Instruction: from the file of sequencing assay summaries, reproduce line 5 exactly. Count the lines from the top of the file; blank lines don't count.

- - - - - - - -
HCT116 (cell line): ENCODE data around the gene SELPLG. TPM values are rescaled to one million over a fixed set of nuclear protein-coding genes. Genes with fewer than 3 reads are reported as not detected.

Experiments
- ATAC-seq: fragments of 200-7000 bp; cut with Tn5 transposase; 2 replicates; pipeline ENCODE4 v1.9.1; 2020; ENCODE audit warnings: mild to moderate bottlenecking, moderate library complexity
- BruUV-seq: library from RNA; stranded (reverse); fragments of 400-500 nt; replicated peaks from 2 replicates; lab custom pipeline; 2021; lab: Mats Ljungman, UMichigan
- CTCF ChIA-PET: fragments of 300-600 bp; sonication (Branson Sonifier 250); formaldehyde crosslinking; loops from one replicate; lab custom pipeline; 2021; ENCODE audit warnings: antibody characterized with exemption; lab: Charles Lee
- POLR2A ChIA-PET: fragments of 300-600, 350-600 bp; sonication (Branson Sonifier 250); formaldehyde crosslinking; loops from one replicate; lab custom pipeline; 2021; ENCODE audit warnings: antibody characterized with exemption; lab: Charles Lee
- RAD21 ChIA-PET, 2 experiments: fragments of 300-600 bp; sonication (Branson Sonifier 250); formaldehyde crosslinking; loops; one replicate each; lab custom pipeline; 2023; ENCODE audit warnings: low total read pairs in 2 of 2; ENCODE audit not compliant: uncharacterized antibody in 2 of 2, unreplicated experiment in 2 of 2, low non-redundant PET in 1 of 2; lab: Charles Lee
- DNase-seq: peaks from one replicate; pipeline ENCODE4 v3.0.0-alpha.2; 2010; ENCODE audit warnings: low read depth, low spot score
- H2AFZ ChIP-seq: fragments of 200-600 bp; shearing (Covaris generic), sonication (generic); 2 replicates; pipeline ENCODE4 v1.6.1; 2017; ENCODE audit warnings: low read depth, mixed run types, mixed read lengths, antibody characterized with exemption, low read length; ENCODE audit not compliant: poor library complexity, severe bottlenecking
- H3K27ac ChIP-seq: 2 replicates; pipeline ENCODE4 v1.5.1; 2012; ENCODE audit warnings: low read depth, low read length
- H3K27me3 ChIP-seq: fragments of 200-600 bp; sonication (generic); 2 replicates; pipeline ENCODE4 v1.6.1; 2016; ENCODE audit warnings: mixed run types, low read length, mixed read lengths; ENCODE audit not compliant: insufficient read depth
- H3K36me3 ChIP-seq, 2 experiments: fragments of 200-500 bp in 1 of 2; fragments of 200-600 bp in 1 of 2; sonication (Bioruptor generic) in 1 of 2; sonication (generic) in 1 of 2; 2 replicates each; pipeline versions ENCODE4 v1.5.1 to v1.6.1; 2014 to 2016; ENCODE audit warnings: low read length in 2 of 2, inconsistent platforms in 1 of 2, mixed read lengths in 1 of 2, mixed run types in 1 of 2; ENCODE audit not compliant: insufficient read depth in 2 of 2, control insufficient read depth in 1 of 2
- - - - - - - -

- CTCF ChIA-PET: fragments of 300-600 bp; sonication (Branson Sonifier 250); formaldehyde crosslinking; loops from one replicate; lab custom pipeline; 2021; ENCODE audit warnings: antibody characterized with exemption; lab: Charles Lee